Delta takes issue with spending reports

They’re using a simplistic measure that doesn’t tell the whole story.

That’s how Delta’s finance department summed up reports by the Fraser Institute and the Canadian Federation of Independent Business, both of which painted less than flattering pictures of the city’s spending.

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A report by Delta’s finance department, which was discussed by civic politicians last week, argued the two analysis used a simplistic population measure to rank municipalities in terms of spending over a 10-year period, not taking into account cost factors unique to the city and new services and programs that have been added.

The Fraser Institute report ranked Delta the fourth highest out of 17 Metro cities in spending, while the CFIB report ranked Delta 69th highest out of 152 B.C. municipalities in per-person municipal spending. The CFIB report found that between 2006 and 2016, municipal spending increased 43 per cent while B.C.’s population increased 12 per cent. It suggests that sustainable operating spending growth should be kept at or below the rate of inflation plus population growth, concluding that the province’s municipalities are spending at an unsustainable rate.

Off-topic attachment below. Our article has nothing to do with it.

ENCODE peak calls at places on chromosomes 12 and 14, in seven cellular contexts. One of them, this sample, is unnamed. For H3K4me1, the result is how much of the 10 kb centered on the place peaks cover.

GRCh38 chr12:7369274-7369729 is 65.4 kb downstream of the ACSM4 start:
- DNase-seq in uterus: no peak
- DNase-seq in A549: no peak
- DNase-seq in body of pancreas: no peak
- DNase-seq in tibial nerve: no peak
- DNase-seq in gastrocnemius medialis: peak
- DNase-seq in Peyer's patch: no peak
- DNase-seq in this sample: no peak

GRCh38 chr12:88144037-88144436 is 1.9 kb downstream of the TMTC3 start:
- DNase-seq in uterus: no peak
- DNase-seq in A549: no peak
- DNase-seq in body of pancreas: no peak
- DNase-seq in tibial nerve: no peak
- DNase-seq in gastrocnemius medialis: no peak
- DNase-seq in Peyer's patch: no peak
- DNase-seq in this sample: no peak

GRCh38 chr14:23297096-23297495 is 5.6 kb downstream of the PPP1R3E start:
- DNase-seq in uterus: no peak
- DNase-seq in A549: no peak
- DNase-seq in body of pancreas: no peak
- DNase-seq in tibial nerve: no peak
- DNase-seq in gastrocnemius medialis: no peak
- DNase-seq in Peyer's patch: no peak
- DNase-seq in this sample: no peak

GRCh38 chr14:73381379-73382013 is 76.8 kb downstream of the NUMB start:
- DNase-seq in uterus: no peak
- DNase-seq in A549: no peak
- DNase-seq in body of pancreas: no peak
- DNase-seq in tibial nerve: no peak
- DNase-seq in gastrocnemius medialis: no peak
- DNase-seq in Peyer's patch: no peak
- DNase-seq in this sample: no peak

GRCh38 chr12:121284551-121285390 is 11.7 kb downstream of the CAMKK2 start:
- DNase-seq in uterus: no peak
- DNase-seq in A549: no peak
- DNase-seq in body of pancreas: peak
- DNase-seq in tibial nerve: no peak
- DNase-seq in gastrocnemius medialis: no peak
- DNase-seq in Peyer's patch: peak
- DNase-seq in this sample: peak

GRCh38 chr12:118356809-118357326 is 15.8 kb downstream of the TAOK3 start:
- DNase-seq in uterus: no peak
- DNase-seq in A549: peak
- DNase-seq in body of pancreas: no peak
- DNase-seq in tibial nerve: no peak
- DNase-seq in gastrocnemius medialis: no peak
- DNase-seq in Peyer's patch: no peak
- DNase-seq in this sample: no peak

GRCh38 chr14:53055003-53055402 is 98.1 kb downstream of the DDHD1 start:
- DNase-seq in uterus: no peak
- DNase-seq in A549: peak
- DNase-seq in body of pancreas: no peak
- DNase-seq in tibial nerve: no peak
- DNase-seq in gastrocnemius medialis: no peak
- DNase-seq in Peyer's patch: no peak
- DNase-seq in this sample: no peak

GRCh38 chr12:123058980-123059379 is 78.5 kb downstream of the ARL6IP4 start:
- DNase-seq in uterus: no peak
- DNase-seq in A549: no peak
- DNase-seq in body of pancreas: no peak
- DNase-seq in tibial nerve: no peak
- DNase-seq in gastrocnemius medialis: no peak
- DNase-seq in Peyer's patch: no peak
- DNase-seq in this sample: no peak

The Delta report defends how the city has been spending, including noting each community receives “a high level of service such as a transportation network of roads and sidewalks and amenities like community recreation facility, sports field and library.”

Other cost factors include public safety as well as service levels “that are valued and expected by our residents.”

The report explains how contract settlements are a factor and that utility costs increased above inflation rates. It also notes that since 2006, Delta has kept existing service levels and also provided many new and enhanced programs.

The report then points to Delta’s debt, which was $58 million 18 years ago but has been paid off this year.

Mayor Lois Jackson said other cities like Vancouver, Burnaby and Richmond have been able to keep building high-rises and enjoyed big population growth, so per-person spending would naturally be lower.

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